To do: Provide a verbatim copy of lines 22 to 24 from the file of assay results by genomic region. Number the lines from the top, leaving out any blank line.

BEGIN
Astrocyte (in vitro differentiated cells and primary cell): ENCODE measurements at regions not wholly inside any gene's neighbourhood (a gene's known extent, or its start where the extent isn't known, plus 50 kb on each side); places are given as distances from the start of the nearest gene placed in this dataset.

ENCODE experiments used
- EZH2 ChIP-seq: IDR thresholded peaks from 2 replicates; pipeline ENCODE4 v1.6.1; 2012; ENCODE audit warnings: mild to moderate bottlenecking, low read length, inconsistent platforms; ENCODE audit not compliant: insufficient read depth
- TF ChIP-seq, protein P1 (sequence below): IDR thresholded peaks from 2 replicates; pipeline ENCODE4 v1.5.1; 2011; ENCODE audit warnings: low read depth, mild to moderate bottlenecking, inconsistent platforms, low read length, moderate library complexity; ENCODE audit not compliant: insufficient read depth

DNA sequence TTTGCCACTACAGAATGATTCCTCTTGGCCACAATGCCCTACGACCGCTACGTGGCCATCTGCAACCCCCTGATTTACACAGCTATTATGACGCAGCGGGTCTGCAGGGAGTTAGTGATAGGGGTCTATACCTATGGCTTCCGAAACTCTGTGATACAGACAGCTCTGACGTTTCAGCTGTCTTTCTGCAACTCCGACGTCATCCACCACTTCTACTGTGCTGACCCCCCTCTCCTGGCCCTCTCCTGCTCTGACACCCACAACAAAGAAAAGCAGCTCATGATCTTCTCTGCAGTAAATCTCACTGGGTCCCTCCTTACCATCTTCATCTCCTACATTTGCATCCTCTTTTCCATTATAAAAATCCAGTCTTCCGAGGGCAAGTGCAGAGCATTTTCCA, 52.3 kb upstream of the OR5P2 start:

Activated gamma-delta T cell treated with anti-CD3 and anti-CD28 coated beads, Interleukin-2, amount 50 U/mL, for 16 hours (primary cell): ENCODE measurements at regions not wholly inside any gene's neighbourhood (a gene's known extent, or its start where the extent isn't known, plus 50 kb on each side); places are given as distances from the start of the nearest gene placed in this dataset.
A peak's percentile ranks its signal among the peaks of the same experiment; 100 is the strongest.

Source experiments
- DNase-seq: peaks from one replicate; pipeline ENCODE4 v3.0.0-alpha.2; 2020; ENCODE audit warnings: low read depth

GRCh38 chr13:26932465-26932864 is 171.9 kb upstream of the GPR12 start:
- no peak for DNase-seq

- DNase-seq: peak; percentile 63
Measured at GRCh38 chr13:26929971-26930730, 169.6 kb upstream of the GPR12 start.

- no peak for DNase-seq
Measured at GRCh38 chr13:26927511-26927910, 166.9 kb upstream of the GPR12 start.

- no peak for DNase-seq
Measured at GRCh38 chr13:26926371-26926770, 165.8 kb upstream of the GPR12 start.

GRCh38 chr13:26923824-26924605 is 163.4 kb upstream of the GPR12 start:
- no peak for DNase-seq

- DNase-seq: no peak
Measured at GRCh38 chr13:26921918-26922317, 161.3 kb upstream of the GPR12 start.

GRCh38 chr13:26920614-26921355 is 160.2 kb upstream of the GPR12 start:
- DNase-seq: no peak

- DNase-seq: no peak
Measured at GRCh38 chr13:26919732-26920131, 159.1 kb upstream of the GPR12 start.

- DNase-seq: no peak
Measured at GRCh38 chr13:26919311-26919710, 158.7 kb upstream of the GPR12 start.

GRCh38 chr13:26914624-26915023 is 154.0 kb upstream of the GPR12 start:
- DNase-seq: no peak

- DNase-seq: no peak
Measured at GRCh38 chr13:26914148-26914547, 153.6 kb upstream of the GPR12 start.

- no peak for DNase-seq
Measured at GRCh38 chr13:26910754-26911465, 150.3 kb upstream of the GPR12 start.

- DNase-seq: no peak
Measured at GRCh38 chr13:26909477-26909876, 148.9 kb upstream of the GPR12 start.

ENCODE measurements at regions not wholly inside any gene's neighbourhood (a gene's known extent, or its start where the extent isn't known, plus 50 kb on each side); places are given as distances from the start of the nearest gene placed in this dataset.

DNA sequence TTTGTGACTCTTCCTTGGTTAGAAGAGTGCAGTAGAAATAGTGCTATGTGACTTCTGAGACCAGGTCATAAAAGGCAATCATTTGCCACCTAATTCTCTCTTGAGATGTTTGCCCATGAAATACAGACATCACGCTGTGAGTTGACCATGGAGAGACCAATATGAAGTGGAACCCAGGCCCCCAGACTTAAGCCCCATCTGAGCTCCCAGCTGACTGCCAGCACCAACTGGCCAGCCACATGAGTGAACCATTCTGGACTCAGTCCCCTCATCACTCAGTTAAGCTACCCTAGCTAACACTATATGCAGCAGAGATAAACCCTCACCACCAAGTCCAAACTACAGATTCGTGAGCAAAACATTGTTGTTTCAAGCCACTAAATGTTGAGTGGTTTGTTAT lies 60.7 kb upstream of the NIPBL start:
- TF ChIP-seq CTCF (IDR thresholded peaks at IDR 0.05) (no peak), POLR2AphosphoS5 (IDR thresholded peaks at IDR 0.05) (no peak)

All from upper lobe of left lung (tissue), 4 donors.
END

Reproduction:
GRCh38 chr13:26920614-26921355 is 160.2 kb upstream of the GPR12 start:
- DNase-seq: no peak

- DNase-seq: no peak